World Snooker Championship: The Final Four

You all know, by now, that I’m a bit of a snooker fiend. In fact, Jo and I made the pilgrimage (and it is exactly that) to the home of snooker, Sheffield’s Crucible Theatre for the middle weekend of the World Snooker Championship in both 2012 and 2013. I decided, with regret, that we weren’t going to go this year, seeing as our Iceland trip would be making a rather large dent in our collective bank balances. Hey, it was a tough call, but someone had to make it.

It did feel weird watching proceedings on television last weekend though, weirder still to see some faces we recognised from last year’s journey. Sadly, the man dressed all in nylon fabrics I spent a Saturday next to last year, has eluded my notice so far…

Anyway, the semi finals are now well underway, with the second session of the Neil Roberton Mark Selby clash about to begin as I write. This match has the potential to be a real Crucible classic- although it also feels like a match which, if the first session is anything to go by, could still be going on on Monday night. Why shouldn’t it? Well, I’m exaggerating for effect (obviously) but Robertson is ranked #1 in the world, Selby #3 and the two have already shared some amazing finals. Although, having seen Robertson wipe out a seemingly unassailable lead to pip the Jester From Leicester in last year’s UK Final, Selby will surely not look back on that one with any fondness whatsoever. Robertson, for his part, has just completed a historic century of centuries. In the process of doing that, he completed yet another amazing comeback, trumping Judd to win 13-11 having been 11-8 down.

Robertson maybe the best potter of balls on the planet, but there should be no argument about his coolness under pressure either. Well, you don’t get to be world champion, or world #1 without being able to stand the heat. At just 5-3 down, this semi-final which could just as easily be the final, is very much a live concern for the Aussie.

I was going to begin this paragraph with the words, “On the other table”, but- clearly- there is no “other” table now. We’re just down to the one table, business end, set up. So, beginning again, in the other semi-final, Ronnie O’Sullivan is now 11-5 up on the Kent cueman Barry Hawkins after two sessions. Having talked about Selby and Robertson as a match fit for the final itself, I guess it’s worth saying that this match up was actually the final last year. Of course, “The Rocket” won that to seal his fifth world title and the first back to back championships of his career.

This is a sport at least as famous for improbable comebacks as it is for the decade defining dominance of Davis and Hendry in the 80’s and 90’s. However, it is all but certain now that Ronnie will take his place in the final- possibly by the end of this evening’s session and give himself a chance of a hat-trick of titles- the first hat trick since Hendry completed a run of five in a row in 1996.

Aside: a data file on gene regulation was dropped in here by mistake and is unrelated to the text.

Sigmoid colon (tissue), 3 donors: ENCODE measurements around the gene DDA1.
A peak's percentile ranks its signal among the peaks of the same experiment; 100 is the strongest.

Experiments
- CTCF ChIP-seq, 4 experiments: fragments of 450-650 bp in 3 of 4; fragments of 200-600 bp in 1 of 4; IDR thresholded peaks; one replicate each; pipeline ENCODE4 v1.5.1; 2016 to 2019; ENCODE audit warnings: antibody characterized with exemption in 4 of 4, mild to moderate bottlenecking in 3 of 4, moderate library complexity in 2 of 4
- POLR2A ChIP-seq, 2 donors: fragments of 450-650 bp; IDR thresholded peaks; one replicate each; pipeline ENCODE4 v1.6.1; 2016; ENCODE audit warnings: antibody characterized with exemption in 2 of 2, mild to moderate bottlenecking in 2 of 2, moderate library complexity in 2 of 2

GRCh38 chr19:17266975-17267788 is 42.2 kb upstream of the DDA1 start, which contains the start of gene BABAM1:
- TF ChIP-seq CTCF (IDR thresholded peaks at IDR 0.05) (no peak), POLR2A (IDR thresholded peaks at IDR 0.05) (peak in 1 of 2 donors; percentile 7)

It’s probably not worth, just yet, contemplating what another title would mean to the Rocket. Even if he renders the semi-final the formality it now appears to be, either of Selby or Robertson represents a significant barrier in the final. Robertson will want to underline his status world as world #1 by beating the greatest player to lift a cue, whilst Selby will be out for a revenge having been subjected to something of a battering in January’s Masters Final. That said, nobody who has seen Ronnie in action at Sheffield over the last two years would bet against him clearing these barriers as if it’s the easiest thing in the world.

Well, I wouldn’t.

Personally, I’m just hoping against hope that Ronnie doesn’t suffer a meltdown tonight. Barry Hawkins may not be everyone’s cup of tea, he certainly isn’t mine, but he has already proved over the last couple of years that he is no pushover. The way he came through his quarter final having seen a 11-5 lead become a 12-11 deficit in a first to 13 match is testament to that. He just never looks like he’s enjoying himself and it makes him very hard to watch. Still, I don’t suppose we’ll be suffering for much longer. After coming within two frames of losing to Joe Perry in the second round, Ronnie has gone on to win 28 frames of snooker, losing 8. To even get close to Ronnie it would have to be a herculean effort from “The Hawk”. And it has to happen tonight.

The semi finals will conclude on Saturday night, presumably with Neil Robertson and Mark Selby battering each other into the small hours. And then the fun really starts. Four sessions in what the BBC once called “snooker’s torture chamber” to decide the World Championship. Get the beers in, turn off your phone and, whatever you do, don’t answer the door. It’s going to be a classic weekend.

The only questions on my mind; why do Arsenal have to be playing on Sunday afternoon and, more importantly, why the hell did I book a curry with my mates in for Sunday night?


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